our land, We shall never fail when called to sacrifice. Whether braving death, hardship or pain, We give our lives as the price of glory.” (Sudan) Nationalism will continue to serve as a means of the state and the global elite to divide and conquer, and foster unity within a nation for the purpose of maintaining their power.Observable events will carry on dominating headlines, providing empirical evidence of the negative effects of nationalism for human rights. The most recent example, as reported by Isabel Hilton of The Guardian, are the demonstrations which occurred in China this year, where nationalism was and continues to be used by the ruling Communist party to divert the frustration of Chinese on to Japanese in order to maintain power. As a result of its many applications for the benefit of the global elite or those in power, it is fair to predict nationalism will persist well into the future, and thus the human rights movement will remain as a weak force in world politics. In conclusion, until we seize to allow nationalism to be the scoundrel of our hearts and minds, nationalism will continue to be the scoundrel of human rights.The international order of states is an explicitly anti-cosmopolitan order – this order solidifies a constant state of warCronin 9(Colin, Bachelor in Political Science, Associate of a Law Firm, April 18, “The Dilemma of Cosmopolitanism and State Sovereignty,” -cosmopolitanism-and-state-sovereignty/)The second position, the morality of states, is derived from the conceptualization of international relations as a Hobbesian state of nature. International morality is impossible because of the constant state of war in the absence of a common coercive power. What we have is a collection of different moralities whose source lies in the state. Beitz engages this argument by disputing theclaim that international relations is analogous to Thomas Hobbes’ state of nature. He posits that the international system fulfills none of the criteria necessary to be classified as a Hobbesian state of nature. From here, Beitz introduces his idea of international morality. Without specifying its precise content, he argues that there is a standard which imposes requirements on the actions of states without necessarily linking to self-interest. This is the opposite of political realists like Hans Morgenthau, who argued that morality was one thing to be weighed in relation to the greater goal of interest. For Beitz, interest is one thing to be weighed in relation to the greater idea of morality. The basis for a cosmopolitan ideal also conflicts with the way Hedley Bull viewed the international system, as a society of states (or international society). Such a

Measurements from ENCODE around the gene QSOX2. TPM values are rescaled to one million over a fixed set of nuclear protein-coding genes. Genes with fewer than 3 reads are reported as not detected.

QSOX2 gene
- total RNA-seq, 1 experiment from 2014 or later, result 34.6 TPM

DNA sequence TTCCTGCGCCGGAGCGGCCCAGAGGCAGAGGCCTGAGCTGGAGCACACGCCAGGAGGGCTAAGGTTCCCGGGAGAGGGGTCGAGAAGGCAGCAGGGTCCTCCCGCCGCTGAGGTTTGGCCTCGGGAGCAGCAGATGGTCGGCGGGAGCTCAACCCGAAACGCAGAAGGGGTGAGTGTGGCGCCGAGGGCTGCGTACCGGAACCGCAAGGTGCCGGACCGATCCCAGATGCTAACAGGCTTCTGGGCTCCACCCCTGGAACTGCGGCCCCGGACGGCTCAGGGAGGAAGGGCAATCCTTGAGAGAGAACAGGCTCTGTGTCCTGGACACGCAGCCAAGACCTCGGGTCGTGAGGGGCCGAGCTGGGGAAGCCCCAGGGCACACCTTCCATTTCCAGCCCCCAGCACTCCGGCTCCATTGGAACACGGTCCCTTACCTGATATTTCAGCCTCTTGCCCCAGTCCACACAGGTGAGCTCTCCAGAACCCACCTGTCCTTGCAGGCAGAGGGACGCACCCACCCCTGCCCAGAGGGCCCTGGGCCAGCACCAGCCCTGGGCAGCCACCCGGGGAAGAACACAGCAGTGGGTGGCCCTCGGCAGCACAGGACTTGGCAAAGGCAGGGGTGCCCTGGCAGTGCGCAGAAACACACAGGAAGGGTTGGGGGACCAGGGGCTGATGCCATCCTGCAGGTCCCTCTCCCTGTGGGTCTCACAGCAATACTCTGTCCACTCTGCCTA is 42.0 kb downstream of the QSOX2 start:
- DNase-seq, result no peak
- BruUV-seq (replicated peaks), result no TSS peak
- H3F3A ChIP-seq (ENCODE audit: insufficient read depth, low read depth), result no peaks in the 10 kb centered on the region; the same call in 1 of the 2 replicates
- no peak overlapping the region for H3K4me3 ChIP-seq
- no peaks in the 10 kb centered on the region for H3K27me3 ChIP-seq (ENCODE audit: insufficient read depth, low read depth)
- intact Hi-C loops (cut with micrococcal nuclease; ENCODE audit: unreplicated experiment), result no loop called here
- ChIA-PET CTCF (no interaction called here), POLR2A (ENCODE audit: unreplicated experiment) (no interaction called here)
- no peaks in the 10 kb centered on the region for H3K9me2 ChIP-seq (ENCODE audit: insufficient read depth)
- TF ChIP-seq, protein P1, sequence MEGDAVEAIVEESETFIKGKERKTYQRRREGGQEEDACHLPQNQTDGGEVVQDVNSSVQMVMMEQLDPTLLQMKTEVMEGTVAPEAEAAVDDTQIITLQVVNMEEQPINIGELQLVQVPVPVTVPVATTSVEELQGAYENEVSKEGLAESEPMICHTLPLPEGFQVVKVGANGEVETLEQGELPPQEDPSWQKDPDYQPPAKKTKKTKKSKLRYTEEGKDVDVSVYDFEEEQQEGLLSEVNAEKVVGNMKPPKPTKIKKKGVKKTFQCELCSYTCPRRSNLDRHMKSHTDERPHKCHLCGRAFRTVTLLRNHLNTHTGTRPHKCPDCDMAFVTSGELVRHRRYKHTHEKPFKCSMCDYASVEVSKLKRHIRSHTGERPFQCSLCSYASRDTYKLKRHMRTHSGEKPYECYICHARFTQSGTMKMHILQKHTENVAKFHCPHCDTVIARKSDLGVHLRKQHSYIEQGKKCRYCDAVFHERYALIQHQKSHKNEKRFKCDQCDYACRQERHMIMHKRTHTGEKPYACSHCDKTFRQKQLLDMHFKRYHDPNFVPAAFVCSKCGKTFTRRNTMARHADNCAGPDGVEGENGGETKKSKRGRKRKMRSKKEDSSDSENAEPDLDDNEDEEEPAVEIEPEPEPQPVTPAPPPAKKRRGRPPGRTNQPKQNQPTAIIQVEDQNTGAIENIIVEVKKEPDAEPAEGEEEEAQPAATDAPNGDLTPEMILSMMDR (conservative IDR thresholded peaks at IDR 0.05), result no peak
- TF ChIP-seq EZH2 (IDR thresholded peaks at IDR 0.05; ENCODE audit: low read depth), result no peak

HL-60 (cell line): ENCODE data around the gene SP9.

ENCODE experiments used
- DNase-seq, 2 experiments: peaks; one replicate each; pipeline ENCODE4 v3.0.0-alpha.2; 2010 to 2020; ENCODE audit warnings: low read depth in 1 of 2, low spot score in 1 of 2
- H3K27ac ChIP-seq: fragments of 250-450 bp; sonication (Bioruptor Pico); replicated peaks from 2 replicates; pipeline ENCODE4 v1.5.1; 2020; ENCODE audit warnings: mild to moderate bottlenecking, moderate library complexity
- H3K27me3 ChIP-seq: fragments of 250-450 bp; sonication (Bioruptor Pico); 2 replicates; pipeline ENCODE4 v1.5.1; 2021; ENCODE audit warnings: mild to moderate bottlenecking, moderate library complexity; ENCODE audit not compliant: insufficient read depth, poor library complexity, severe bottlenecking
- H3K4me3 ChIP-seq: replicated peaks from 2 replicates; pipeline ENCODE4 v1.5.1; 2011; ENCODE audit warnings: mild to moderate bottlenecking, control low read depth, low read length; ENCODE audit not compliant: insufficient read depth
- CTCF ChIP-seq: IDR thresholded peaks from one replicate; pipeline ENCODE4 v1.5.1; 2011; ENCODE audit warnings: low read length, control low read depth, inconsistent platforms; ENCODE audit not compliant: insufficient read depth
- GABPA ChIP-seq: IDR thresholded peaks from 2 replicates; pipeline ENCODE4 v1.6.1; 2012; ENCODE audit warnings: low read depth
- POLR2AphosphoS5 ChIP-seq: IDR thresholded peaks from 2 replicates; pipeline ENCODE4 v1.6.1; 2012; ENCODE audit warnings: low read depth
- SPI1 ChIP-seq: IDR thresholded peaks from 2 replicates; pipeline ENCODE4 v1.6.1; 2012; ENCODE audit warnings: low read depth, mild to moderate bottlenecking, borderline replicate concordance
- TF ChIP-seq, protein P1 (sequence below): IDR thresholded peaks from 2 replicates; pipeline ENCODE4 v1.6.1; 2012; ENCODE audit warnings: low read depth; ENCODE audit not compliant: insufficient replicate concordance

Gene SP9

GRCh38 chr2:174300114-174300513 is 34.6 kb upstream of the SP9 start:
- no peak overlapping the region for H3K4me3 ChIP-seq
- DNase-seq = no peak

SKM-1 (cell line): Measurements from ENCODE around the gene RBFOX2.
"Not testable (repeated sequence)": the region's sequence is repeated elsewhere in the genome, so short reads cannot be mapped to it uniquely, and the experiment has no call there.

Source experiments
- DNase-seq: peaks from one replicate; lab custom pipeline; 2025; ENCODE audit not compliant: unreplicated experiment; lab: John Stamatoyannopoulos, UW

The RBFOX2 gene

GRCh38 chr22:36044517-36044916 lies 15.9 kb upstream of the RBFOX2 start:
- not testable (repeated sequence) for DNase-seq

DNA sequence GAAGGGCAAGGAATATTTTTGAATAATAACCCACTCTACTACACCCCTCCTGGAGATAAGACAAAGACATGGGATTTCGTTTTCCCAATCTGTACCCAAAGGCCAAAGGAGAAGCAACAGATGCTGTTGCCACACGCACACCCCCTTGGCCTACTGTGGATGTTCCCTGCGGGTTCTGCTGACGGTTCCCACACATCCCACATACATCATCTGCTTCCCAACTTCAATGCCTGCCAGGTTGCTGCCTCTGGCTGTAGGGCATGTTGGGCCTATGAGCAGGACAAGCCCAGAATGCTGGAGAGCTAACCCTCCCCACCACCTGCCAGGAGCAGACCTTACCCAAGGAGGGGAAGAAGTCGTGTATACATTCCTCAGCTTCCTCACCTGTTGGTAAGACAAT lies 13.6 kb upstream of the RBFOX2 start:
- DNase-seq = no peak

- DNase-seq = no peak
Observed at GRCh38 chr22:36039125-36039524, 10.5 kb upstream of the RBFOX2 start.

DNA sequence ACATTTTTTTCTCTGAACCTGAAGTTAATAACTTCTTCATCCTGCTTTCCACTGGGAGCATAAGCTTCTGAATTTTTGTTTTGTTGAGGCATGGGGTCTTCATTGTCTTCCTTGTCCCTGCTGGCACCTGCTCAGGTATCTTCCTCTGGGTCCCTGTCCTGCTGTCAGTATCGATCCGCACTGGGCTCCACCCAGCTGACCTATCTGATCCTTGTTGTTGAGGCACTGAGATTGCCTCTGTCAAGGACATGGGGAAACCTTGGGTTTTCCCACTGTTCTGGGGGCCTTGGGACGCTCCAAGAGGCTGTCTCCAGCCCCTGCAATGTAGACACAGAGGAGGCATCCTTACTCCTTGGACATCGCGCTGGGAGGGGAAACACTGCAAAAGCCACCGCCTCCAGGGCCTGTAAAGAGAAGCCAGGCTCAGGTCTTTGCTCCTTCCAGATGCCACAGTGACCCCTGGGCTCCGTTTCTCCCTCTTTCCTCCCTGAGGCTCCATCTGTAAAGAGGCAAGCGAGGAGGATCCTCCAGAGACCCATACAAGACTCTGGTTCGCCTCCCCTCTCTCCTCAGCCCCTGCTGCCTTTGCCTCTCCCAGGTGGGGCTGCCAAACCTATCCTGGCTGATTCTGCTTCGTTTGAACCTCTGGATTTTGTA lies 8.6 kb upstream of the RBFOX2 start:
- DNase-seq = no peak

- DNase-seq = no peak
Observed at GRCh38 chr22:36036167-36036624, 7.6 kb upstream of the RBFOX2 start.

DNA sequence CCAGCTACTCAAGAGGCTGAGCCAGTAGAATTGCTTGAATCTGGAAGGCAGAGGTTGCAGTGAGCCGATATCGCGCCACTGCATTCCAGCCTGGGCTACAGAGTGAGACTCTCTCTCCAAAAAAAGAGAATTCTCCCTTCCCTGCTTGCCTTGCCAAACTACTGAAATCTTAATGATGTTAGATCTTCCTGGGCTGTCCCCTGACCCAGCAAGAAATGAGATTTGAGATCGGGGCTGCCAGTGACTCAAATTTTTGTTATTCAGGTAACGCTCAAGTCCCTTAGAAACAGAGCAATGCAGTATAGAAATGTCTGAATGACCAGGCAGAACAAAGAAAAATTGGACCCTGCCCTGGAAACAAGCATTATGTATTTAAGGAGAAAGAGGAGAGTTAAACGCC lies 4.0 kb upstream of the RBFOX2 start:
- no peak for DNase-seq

society exists when a group of states are aware of common interests and values, work through common institutions, and “conceive themselves to be bound by a common set of rules in their relations with one another.” While Bull’s conception of international politics is a far cry from the
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